Hearing Loss Among Older Adults

As we age, our bodies undergo natural changes that can impact how we interact with the world around us.

Age-related hearing loss, known as presbycusis, is a gradual loss of hearing that limits a person’s ability to hear noises, especially those of a higher pitch.  While this challenge is quite common (Johns Hopkins University estimates one in three adults over 65 experience symptoms), many older adults have difficulty identifying a loss of hearing due to the slow progress of such a condition.  Read on to learn how to identify age-related hearing loss in yourself or a loved one, tips for catching this condition early, and steps you can take to overcome this challenge. Elderly woman on phone

Why hearing matters

A loss of hearing can create significant obstacles in an older adult’s life, impacting moment-to-moment safety, physical and mental health, and the ability to remain independent.

Safety Issues

A person undergoing hearing loss may be at greater risk to fail to hear warnings, like those of smoke or carbon monoxide alarm, the timer on an oven, or the sound of an oncoming car.  These factors increase the risk of experiencing a traumatic accident both at home and while out in the community.

Physical health

Undiagnosed hearing loss can take a serious toll on an individual’s long-term health outlook by making it much more difficult to communicate with and understand conversations with doctors and other medical professionals.  This can lower your medical support team’s ability to provide effective treatment, provide advice, or ask questions that can paint a better picture of your overall health.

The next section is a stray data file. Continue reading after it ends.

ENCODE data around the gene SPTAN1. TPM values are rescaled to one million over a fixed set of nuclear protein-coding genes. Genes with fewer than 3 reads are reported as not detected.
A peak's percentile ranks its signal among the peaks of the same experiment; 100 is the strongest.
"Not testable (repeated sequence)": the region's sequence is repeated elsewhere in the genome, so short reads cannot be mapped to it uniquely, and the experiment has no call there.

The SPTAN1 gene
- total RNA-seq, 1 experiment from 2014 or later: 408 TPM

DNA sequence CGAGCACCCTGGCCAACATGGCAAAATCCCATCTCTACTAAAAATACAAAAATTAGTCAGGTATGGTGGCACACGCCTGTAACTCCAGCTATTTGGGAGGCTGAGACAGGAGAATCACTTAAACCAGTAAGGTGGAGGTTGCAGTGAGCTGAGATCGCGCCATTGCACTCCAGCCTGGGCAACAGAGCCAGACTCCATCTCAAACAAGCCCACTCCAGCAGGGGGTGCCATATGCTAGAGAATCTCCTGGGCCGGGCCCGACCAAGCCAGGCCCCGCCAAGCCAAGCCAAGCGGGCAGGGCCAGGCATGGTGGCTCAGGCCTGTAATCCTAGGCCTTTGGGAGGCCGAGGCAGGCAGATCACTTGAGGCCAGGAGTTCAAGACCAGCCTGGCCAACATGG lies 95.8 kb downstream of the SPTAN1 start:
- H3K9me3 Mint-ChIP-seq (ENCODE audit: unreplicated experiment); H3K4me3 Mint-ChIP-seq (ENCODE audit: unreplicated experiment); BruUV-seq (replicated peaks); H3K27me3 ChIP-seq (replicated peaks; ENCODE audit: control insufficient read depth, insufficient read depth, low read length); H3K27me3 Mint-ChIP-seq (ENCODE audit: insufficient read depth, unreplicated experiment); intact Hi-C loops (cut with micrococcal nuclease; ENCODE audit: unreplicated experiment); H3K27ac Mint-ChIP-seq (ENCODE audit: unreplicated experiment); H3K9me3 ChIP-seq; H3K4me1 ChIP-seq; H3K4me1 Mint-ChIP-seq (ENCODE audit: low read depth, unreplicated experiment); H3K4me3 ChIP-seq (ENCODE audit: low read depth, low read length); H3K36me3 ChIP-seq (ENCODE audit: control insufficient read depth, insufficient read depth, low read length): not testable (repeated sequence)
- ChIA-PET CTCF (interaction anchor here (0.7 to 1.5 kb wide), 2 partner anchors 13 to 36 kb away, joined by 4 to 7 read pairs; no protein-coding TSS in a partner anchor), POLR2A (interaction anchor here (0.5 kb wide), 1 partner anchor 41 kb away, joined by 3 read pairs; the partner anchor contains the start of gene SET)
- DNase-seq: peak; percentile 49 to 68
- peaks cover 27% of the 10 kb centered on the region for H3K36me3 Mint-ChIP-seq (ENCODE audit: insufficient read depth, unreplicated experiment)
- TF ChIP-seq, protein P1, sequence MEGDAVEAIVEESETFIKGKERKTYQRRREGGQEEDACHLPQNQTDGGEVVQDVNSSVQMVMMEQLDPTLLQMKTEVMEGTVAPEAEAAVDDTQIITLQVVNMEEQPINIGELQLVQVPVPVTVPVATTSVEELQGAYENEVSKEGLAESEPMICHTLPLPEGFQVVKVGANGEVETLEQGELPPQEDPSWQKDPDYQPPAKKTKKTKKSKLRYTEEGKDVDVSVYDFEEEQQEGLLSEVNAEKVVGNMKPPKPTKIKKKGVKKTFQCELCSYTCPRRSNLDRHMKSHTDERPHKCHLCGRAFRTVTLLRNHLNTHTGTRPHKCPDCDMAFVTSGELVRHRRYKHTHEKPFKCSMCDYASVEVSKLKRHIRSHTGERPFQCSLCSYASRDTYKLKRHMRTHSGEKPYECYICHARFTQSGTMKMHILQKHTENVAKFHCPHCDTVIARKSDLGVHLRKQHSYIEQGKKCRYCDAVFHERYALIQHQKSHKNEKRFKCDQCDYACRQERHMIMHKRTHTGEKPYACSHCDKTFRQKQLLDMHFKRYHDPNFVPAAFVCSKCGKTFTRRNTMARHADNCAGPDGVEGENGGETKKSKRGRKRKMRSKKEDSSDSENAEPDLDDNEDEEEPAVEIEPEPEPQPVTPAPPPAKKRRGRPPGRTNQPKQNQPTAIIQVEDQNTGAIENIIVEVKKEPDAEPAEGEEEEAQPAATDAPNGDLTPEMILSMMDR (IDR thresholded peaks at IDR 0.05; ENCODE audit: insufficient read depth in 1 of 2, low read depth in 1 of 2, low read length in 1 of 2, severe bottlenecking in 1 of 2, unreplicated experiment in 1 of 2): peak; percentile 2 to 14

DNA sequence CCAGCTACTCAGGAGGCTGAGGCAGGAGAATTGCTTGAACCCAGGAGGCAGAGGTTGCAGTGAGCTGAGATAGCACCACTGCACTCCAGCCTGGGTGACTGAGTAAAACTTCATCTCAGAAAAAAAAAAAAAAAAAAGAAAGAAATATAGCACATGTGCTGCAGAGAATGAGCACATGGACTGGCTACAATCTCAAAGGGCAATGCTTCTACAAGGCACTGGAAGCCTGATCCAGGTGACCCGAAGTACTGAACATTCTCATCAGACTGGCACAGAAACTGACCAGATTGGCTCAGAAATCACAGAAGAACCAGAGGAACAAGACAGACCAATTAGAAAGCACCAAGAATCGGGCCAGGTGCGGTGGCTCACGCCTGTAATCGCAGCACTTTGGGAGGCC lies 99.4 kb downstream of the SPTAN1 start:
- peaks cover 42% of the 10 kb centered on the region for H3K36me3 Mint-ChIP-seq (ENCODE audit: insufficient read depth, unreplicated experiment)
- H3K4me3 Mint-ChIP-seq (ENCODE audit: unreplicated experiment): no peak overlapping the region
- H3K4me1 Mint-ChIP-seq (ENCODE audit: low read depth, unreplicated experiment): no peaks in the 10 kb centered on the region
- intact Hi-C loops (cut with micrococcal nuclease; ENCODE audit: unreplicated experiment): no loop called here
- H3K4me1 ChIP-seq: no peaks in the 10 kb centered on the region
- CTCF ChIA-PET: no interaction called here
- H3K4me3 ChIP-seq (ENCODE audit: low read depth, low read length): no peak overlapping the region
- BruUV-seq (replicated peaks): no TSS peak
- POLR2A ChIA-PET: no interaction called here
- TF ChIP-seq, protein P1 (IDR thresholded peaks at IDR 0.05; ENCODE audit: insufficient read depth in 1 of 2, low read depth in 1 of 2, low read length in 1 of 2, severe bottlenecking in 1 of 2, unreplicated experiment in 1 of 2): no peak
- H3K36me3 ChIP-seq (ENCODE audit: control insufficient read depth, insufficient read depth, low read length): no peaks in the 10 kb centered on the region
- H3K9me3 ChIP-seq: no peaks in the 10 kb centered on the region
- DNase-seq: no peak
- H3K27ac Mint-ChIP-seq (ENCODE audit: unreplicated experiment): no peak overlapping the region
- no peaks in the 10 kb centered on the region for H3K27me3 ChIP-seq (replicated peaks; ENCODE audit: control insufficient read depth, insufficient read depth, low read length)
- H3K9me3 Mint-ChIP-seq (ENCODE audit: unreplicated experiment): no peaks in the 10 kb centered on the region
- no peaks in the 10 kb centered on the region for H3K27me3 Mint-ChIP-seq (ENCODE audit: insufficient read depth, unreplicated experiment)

Mental Health

Humans are social creatures, and losing the ability to communicate and understand those around you can have serious impacts on long-term mental health.

A loss of hearing can make normal conversation frustrating for both parties and lead to increased social isolation due to a fear of embarrassment.  This is particularly significant for those who are homebound, as telephone conversations can be even more difficult than face-to-face chats as the speaker’s face is not visible and the listener has less context clues for what might be said.

Identifying hearing loss

The best way to identify and resolve difficulty hearing is through regular screenings with a doctor as part of your annual checkup; however, there are some early warning signs that can help identify this condition in yourself or a loved one. These include:

  • Muffling of speech and other sounds.
  • Trouble understanding words, especially when in a crowd or a noisy place.
  • Trouble hearing the letters of the alphabet that aren’t vowels.
  • Often asking others to speak more slowly, clearly and loudly.
  • Needing to turn up the volume of the television or radio.
  • Staying clear of some social settings.
  • Being bothered by background noise.
  • Ringing in the ears, known as tinnitus.

Another way to identify possible hearing loss is through the Beltone Online Hearing Screening, which takes little more than 5 minutes and an internet connection, and tests your ability to hear words amidst increasingly loud background noise, and can even test the abilities of your left and right ears individually, provided you use a set of headphones.

Alternatively, the National Institutes of health offer a read-only screening meant for adults between 18 and 64 that might be more accessible for those who are less tech-savvy.

Just keep in mind that while these screening tools and symptoms are helpful, they are in no way a replacement for a formal hearing test at a doctor’s office.

Maintaining the abilities to hear and communicate are critical to maintaining long-term independence as you age, and we hope this article has given you the tools needed to identify and address this common challenge.

To learn more about SelectCare and how we have helped New Yorkers live happier, healthier lives for nearly 40 years, call SelectCare today, request a free in-home care guide, or read some of our client testimonials and reviews.